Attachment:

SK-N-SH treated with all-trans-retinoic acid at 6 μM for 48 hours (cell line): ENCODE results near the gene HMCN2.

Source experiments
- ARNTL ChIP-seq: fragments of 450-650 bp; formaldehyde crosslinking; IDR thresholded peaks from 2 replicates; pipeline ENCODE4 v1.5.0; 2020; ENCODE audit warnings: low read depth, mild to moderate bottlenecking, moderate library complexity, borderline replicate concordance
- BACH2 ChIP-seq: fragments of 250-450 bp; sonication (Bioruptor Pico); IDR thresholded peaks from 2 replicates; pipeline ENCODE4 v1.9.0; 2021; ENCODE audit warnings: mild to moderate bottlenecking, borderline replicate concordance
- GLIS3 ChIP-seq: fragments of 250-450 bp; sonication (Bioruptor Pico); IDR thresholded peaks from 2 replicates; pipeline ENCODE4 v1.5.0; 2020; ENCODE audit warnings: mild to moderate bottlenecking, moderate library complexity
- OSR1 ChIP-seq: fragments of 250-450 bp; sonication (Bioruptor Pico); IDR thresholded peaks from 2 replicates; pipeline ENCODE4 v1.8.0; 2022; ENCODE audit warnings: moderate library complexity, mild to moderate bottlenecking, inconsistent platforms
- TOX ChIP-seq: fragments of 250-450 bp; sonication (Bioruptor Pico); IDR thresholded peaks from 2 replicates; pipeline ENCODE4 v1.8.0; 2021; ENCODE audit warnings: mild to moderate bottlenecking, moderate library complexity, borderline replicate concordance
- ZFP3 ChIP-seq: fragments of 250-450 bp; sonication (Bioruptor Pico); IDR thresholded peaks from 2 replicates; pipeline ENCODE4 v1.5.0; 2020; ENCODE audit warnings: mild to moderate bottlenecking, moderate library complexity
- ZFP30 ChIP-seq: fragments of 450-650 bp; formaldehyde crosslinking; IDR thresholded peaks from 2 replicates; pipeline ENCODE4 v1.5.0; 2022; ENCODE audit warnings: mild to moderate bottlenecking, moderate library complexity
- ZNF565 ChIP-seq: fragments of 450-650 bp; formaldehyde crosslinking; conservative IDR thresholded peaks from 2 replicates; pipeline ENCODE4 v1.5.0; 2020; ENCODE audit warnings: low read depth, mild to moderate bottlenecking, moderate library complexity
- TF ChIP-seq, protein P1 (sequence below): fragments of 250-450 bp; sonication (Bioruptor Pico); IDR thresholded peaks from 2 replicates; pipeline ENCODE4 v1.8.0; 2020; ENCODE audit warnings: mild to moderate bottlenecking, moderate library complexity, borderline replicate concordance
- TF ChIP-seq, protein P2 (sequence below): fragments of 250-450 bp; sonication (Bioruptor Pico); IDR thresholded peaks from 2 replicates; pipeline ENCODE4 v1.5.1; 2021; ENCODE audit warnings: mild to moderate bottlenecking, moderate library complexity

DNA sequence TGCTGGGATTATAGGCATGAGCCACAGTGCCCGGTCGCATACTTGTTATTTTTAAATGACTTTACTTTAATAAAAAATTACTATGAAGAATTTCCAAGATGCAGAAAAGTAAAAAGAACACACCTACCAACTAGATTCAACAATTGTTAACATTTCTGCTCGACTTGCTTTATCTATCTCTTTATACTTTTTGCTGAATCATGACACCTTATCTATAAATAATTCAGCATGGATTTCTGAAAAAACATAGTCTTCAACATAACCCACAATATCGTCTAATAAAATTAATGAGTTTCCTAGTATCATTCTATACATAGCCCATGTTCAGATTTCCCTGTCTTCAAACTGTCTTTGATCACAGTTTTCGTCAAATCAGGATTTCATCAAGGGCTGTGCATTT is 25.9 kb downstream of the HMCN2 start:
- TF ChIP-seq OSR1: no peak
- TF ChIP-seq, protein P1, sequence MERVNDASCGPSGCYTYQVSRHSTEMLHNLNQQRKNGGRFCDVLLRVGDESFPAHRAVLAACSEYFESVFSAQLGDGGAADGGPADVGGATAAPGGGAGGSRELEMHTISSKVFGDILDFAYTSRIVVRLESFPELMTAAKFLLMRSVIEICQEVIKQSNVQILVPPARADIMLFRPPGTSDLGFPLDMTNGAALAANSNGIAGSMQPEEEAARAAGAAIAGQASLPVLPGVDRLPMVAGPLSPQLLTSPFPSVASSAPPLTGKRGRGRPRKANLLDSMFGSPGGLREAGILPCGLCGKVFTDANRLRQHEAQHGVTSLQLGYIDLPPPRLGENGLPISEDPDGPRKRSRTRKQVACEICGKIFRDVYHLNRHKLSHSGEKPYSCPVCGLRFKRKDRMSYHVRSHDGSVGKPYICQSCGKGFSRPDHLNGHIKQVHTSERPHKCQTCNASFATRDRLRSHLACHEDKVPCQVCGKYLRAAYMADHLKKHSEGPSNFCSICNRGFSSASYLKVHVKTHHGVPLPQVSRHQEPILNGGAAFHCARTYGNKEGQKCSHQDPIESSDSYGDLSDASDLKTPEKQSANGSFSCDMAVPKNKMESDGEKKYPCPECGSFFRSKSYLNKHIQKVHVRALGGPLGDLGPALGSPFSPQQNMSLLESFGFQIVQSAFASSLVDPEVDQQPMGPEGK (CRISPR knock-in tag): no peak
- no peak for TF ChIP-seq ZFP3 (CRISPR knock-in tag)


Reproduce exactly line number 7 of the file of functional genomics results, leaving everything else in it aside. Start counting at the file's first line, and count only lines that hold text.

- TOX ChIP-seq: fragments of 250-450 bp; sonication (Bioruptor Pico); IDR thresholded peaks from 2 replicates; pipeline ENCODE4 v1.8.0; 2021; ENCODE audit warnings: mild to moderate bottlenecking, moderate library complexity, borderline replicate concordance